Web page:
The ACT Fund



The ARM-Harith Cities & Climate Transition Fund (The ACT Fund) is a unique blended-currency fund that will refinance initial USD climate infrastructure investments with local-currency debt after projects are operational. This approach provides stable long-term returns to local institutional investors, expanding the investment pool for critical urban infrastructure projects and unlocking a virtuous cycle by which refinanced initial USD equity can be reinvested in additional projects. A USD 100 million pilot is planned for Nigeria.


Half of Africa’s population is expected to live in urban areas by 2040, and West Africa is more urbanized than other sub-Saharan countries. However, regional investment in sustainable urban energy and infrastructure projects is constrained by currency and demand risk, as well as creditworthiness challenges facing state and local governments.


The ACT Fund is a fund that will blend US dollar equity with local-currency mezzanine debt to enable project planning and construction, and then refinance the USD equity with local-currency senior debt to attract local institutional capital as projects enter operation and the overall risk profile decreases. The initial USD equity investment will be derisked by a guarantee, first-loss agreement, or other credit enhancement mechanism. The aims of this instrument are to develop the climate infrastructure equity asset class for West Africa and to mobilize local-currency institutional capital at scale. The initial project pipeline is focused on urban energy infrastructure, as well as water treatment and potentially clean cooking.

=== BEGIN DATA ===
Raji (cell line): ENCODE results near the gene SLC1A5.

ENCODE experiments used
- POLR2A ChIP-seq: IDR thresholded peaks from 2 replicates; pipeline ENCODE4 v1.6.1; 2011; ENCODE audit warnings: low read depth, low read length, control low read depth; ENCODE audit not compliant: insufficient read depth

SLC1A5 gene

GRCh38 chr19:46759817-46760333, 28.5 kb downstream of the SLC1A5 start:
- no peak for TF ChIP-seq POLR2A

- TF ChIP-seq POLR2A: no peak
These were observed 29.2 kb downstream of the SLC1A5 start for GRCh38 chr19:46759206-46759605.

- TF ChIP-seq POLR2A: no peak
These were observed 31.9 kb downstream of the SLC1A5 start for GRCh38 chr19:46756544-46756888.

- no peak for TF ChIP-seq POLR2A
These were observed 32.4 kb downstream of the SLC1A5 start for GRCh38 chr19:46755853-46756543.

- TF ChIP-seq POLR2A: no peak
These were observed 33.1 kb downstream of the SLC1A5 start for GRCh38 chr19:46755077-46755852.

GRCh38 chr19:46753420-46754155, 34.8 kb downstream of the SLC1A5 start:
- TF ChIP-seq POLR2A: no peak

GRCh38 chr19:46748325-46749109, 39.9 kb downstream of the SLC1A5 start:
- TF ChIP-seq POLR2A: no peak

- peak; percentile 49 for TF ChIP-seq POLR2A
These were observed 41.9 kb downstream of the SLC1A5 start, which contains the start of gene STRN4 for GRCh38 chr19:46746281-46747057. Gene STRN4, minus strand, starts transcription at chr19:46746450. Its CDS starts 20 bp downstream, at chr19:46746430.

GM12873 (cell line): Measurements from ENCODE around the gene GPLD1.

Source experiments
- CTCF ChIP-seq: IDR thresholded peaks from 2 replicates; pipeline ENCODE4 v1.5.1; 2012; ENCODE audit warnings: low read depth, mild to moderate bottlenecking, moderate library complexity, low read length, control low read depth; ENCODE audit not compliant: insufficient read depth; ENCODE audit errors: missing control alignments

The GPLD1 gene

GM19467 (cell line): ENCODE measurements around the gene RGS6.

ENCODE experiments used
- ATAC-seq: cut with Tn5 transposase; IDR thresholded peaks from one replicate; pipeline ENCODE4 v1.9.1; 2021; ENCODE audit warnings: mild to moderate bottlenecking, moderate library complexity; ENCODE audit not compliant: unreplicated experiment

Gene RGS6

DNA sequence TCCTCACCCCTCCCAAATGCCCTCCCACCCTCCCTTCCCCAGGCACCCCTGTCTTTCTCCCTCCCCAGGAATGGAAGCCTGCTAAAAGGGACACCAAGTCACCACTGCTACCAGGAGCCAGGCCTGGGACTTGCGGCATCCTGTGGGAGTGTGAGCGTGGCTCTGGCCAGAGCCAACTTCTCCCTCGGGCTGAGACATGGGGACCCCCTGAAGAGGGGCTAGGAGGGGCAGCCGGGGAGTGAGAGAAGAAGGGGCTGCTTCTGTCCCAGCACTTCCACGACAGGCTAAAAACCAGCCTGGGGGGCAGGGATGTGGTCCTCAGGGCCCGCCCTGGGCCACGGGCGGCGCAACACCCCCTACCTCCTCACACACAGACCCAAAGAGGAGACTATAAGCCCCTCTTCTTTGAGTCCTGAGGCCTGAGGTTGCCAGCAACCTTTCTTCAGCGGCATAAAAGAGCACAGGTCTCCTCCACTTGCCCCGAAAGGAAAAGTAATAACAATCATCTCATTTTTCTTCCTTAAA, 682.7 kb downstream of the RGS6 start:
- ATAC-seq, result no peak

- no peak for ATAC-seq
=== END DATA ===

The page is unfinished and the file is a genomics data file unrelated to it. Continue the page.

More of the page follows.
“There is significant untapped local and international capital available for low carbon infrastructure in Africa’s fastest-growing regions if the unique barriers for each investment class can be removed. The Lab will allow us to optimize the financial instrument, strategically plan the pilot and develop the relevant metrics and measurement of climate change mitigation and adaptation,” – Tariye Gbadegesin, ARM-Harith  


The proponents note that there is a 61% projected increase in carbon emissions from the sixty-nine largest cities in Sub-Saharan Africa through 2030. Greening those cities through clean transport, energy efficiency, and waste management could reduce urban emissions in those cities by 50% relative to those projections.